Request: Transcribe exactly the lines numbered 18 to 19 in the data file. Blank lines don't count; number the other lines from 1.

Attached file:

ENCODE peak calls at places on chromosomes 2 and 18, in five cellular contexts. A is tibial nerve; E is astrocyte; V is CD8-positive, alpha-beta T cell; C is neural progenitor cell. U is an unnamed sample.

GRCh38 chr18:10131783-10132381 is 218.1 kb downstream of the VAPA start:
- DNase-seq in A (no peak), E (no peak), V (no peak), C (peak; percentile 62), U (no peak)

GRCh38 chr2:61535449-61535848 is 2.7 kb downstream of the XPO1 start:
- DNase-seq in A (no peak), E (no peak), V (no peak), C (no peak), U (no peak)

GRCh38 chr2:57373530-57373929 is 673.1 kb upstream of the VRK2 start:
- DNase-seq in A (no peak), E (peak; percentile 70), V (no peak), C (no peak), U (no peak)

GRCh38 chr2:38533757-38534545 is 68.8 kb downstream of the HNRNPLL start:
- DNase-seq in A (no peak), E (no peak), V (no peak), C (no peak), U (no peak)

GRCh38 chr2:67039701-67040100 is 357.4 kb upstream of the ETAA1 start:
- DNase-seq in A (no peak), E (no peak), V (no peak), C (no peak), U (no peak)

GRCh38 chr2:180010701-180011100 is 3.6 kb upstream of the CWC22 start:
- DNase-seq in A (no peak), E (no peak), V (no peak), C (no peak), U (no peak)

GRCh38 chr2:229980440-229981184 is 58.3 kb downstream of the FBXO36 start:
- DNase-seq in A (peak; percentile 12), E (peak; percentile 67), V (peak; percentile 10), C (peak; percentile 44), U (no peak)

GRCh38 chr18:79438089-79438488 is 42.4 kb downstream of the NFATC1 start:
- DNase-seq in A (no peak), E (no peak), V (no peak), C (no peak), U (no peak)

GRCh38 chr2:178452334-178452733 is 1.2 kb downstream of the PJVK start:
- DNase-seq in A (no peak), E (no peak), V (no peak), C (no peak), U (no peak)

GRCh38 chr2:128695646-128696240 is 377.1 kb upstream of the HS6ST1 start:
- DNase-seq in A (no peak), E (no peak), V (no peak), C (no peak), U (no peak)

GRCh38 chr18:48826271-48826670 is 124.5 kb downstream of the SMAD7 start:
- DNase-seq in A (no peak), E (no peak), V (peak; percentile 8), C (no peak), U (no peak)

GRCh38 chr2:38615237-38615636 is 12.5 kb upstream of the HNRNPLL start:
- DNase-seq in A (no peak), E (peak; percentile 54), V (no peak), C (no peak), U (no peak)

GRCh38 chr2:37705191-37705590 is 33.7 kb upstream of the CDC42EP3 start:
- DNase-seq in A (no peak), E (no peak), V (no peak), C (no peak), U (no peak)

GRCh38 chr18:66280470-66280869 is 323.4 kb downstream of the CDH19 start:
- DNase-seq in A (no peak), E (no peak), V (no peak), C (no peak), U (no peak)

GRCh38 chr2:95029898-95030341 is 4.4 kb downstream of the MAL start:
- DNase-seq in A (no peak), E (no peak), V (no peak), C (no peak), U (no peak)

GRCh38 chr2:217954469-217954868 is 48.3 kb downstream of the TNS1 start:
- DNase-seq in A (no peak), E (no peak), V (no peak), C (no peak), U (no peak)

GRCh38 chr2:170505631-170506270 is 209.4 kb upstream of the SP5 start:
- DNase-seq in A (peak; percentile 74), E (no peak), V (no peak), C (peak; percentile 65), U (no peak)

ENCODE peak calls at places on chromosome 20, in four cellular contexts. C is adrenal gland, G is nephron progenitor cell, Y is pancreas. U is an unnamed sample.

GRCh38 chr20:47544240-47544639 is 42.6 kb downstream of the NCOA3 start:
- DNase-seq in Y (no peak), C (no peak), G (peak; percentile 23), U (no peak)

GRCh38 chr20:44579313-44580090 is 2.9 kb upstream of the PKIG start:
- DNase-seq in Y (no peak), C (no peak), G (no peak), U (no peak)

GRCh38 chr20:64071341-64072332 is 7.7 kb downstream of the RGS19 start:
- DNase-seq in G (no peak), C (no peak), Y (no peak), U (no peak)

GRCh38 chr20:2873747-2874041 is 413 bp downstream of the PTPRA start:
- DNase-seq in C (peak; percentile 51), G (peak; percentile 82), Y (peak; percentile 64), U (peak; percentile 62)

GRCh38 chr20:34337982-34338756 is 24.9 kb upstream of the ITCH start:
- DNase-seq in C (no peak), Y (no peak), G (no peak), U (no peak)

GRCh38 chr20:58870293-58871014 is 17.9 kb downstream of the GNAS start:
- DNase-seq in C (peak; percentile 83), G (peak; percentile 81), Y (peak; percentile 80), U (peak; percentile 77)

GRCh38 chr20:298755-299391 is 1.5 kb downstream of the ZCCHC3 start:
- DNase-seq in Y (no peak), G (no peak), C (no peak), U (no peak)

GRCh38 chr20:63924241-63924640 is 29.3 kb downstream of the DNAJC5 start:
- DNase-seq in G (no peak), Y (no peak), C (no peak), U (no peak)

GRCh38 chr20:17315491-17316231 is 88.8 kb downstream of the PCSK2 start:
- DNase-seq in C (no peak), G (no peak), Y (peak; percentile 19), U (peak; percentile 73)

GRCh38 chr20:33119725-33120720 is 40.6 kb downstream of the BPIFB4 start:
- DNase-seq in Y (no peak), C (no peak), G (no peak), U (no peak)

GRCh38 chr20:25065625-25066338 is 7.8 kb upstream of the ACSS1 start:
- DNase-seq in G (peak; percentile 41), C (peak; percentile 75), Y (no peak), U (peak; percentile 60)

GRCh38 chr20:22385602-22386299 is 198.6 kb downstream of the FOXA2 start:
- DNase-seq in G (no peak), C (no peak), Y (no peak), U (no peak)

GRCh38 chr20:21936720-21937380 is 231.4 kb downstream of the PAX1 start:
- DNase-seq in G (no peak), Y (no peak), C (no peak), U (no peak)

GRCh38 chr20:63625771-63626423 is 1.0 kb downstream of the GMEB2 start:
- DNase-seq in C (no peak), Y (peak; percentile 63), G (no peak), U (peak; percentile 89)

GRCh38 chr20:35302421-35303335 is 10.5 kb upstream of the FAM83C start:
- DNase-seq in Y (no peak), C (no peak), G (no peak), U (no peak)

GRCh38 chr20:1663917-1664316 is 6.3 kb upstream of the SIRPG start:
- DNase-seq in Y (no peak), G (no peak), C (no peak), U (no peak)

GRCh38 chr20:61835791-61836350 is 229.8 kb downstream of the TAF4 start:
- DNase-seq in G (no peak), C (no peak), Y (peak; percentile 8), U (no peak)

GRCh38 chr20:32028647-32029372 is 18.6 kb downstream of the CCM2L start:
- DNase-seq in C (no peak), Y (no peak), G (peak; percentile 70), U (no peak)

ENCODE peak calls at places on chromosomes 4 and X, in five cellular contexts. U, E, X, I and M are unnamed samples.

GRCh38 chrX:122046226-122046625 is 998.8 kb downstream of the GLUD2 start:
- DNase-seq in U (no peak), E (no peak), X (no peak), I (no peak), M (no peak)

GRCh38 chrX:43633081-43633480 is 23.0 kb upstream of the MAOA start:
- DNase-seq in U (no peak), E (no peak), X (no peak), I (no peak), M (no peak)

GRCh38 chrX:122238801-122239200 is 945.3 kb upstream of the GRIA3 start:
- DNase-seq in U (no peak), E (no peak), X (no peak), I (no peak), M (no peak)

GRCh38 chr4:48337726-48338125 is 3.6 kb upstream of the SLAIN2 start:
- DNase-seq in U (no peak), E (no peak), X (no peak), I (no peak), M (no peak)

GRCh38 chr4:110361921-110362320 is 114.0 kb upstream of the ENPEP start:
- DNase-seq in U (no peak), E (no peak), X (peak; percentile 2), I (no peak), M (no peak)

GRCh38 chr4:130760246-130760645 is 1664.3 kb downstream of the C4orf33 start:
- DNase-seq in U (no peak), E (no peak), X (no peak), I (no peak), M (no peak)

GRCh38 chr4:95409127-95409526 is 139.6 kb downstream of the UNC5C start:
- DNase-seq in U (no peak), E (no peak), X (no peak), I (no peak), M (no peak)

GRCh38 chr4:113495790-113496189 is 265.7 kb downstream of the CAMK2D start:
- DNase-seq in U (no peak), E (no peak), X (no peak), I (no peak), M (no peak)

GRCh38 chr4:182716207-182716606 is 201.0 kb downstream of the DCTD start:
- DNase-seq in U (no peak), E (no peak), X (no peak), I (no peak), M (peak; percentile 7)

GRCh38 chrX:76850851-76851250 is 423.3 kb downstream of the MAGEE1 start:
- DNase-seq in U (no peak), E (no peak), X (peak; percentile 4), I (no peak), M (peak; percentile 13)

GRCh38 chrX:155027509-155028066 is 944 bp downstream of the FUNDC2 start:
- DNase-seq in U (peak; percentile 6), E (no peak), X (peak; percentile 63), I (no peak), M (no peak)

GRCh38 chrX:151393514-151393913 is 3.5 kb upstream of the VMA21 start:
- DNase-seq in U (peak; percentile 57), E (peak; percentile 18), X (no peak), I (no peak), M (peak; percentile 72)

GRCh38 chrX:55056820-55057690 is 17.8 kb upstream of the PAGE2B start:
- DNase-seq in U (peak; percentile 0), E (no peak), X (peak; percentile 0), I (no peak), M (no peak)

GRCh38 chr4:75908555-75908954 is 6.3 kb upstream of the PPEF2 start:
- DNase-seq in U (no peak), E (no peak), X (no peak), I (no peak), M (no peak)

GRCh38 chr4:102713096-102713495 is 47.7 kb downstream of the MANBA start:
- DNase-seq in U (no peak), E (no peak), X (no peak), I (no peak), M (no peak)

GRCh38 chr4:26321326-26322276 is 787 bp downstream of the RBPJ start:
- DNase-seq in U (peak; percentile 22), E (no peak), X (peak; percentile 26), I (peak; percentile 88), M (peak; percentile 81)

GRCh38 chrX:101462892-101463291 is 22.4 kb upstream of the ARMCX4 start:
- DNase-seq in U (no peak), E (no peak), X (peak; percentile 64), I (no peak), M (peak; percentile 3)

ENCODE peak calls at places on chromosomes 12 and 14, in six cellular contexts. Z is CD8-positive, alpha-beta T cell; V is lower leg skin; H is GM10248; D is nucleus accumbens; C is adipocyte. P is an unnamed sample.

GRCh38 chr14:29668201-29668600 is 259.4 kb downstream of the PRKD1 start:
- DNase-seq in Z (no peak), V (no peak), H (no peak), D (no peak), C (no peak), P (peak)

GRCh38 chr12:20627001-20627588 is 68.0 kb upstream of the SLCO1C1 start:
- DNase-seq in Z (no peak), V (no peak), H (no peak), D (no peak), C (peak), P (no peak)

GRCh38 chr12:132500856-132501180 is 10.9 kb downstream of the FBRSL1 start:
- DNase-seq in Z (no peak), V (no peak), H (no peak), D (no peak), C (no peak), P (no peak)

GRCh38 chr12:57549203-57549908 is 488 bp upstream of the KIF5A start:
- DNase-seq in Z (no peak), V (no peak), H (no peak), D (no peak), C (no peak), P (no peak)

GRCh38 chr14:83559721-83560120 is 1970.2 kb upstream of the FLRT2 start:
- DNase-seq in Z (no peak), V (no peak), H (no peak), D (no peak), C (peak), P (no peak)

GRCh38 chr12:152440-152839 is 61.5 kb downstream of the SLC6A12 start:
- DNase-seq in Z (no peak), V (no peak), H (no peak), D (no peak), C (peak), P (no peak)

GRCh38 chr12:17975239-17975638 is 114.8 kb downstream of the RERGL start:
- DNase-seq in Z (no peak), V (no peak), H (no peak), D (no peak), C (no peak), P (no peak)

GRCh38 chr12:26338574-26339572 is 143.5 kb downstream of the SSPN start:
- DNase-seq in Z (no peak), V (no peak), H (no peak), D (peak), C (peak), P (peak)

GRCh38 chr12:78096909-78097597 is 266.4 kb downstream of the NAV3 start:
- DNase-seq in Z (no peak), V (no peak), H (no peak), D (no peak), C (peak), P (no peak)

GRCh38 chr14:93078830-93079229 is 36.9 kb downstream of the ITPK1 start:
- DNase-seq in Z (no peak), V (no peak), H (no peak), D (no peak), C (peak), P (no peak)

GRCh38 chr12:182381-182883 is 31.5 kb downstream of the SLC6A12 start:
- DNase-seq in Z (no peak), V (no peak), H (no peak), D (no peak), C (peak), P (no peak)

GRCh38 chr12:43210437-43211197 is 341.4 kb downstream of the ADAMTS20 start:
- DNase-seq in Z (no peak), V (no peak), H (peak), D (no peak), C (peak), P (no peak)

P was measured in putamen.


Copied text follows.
GRCh38 chr2:178452334-178452733 is 1.2 kb downstream of the PJVK start:
- DNase-seq in A (no peak), E (no peak), V (no peak), C (no peak), U (no peak)